Pointing to examples, Zieseniss discussed the challenging decisions he faces in resolving differing views of restoration: should deteriorating rooms be preserved intact? or should the traces of antique decor be "recreated" in modern copies of the original? In some rooms of the palace, he explained, the faded original wall covering is preserved but covered over with a modern woven-silk reproduction. Peering up at restorers on scaffolding above, AFV members were able to discern the dramatic difference as a later gray coating was delicately rubbed from ceiling panels overhead revealing the original bright white background.
Touring the Royal Palace with Monsieur Jerome Francois Zieseniss. Behind the scenes restoring the royal Palace ceiling.
Monsieur Jerome Francois Zieseniss, President of the French Committee for the Preservation of Venice.
After a guided tour of Piazza San Marco which Napoleon called "the most elegant salon in Europe," the group had a brief rest in the hotel before traveling by water taxi to the Grand Canal home of "old friends" of AFV from Paris Beatrice and Pierre Rosenberg. One of the world's great art authorities, Rosenberg was Director of the Louvre before taking up residence in the Palazzo Brandolini, its spacious rooms outfitted with the couple's collection of colorful glass beads and ornaments. Moving on the group met up again with Jerome Zieseniss who welcomed them to an elaborate buffet dinner in his home Palazzo Balbi Mocenigo. Guests had the opportunity to meet some of his Venetian friends including, charming Francesca Bartolotto Possati, the young woman who oversees Il Palazzo Bauer and her family's other local hotels.
Reception hosted by M. and Mme. Rosenberg at Palazzo Brandolini.
Clockwise from left: Former Louvre Director Pierre Rosenberg; Studying the Rosenberg collections; Detail of the Rosenberg collections.
The next morning the group scooted across the lagoon to Torcello, to tour the Cathedral of Santa Maria Assunta an early church with an original 639 AD cornerstone that predates San Marco and therefore establishes it as the site of "Venice before Venice." After admiring its amazing gold mosaics with iconography depicting salvation and the seven deadly sins, some of the group climbed its tower for a look back toward San Marco. Boarding the hundred-year-old sailboat Eolo the group cruised the lagoon before landing for a spectacular lunch created by chef and captain Mauro Spotta which was served at a long dockside table.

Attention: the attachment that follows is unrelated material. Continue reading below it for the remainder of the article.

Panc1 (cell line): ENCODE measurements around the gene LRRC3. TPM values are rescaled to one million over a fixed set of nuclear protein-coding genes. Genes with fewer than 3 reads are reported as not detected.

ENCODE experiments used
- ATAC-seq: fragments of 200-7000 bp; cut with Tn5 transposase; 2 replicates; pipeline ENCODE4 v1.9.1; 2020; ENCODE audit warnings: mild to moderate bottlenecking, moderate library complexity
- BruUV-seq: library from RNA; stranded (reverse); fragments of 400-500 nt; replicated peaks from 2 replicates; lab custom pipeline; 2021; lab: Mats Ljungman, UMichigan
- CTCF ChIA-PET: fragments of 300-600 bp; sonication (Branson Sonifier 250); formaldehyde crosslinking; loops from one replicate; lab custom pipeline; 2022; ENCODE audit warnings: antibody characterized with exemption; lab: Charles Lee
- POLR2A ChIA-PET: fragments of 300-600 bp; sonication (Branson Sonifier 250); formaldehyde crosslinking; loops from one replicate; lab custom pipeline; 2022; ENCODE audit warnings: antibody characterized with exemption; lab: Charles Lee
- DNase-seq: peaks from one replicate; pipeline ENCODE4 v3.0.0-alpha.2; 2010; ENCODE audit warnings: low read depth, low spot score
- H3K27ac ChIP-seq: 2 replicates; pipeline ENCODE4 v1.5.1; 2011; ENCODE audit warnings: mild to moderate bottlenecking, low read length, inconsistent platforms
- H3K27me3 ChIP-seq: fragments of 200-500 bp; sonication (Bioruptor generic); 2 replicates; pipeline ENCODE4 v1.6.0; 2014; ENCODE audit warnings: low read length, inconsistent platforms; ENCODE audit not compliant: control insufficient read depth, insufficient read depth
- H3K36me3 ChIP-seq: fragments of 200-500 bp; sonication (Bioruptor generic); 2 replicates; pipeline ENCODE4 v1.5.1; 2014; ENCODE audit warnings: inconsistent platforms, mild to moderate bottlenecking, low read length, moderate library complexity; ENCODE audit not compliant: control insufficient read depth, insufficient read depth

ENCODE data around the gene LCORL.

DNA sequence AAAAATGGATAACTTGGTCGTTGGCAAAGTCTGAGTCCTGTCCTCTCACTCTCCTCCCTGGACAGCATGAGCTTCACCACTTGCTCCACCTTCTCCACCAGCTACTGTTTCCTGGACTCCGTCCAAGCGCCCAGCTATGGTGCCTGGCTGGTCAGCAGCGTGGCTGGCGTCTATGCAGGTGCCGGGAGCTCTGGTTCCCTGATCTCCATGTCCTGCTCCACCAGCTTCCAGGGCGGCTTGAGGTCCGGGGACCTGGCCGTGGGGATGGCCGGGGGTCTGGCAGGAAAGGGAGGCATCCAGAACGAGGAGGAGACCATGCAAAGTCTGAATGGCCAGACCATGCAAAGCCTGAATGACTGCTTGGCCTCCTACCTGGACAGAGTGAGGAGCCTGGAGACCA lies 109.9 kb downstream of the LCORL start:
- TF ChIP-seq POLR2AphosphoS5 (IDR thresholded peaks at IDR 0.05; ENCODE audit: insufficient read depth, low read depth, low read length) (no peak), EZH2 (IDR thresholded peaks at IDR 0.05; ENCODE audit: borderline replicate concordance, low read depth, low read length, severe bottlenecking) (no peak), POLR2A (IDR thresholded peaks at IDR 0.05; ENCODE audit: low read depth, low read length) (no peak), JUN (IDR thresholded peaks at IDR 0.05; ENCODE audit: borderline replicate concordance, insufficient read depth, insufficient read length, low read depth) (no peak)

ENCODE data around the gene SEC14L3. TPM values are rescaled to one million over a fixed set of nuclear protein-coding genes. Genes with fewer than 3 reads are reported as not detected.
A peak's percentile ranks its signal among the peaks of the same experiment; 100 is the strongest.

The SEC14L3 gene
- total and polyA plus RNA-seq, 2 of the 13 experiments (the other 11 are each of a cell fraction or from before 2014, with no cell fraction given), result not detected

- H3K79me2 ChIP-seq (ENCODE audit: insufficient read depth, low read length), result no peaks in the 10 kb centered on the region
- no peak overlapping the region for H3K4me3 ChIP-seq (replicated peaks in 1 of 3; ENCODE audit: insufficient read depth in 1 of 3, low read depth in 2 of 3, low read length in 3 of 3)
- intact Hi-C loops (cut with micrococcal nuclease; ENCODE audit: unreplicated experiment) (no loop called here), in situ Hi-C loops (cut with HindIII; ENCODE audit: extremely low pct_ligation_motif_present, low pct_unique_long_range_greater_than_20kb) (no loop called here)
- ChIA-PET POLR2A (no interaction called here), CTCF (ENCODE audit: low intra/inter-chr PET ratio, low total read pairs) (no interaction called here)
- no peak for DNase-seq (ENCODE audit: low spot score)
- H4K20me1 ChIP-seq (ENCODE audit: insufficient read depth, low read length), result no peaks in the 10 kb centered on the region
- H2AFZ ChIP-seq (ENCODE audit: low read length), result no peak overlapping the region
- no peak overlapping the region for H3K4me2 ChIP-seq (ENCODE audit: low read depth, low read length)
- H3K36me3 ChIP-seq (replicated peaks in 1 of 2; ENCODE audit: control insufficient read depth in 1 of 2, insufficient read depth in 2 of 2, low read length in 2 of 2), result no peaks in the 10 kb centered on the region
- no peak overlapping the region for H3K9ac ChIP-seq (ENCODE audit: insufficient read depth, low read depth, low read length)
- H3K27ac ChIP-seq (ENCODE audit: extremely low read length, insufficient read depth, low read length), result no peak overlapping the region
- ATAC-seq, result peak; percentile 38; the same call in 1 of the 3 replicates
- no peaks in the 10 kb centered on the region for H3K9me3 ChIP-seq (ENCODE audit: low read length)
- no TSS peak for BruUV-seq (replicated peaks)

Boarding Eolo.
Eolo approaches the dock.
Luncheon en plein air. Chef and Captain Mauro Stoppa.
Perspective view from Torcello tower.
On the docket that evening was a night at the opera. Steps from Il Palazzo Bauer the newly restored, gleaming Fenice Theater was the setting for a remarkable contemporary production of Verdi's "La Traviata" with Violetta seducing suitors in a black lace peignoir before falling in love and facing her tragic end. Walking from there to Harry's Bar, the group sipped Bellini cocktails, and dined on plates of Cipriani carpaccio and scampi thermidor.
Catharine and David Hamilton at Opera Fenice.
Faith Coolidge, Bonnie Deutsch, and Princess Béatrice in their box at Opera Fenice.
"La Traviata" curtain call.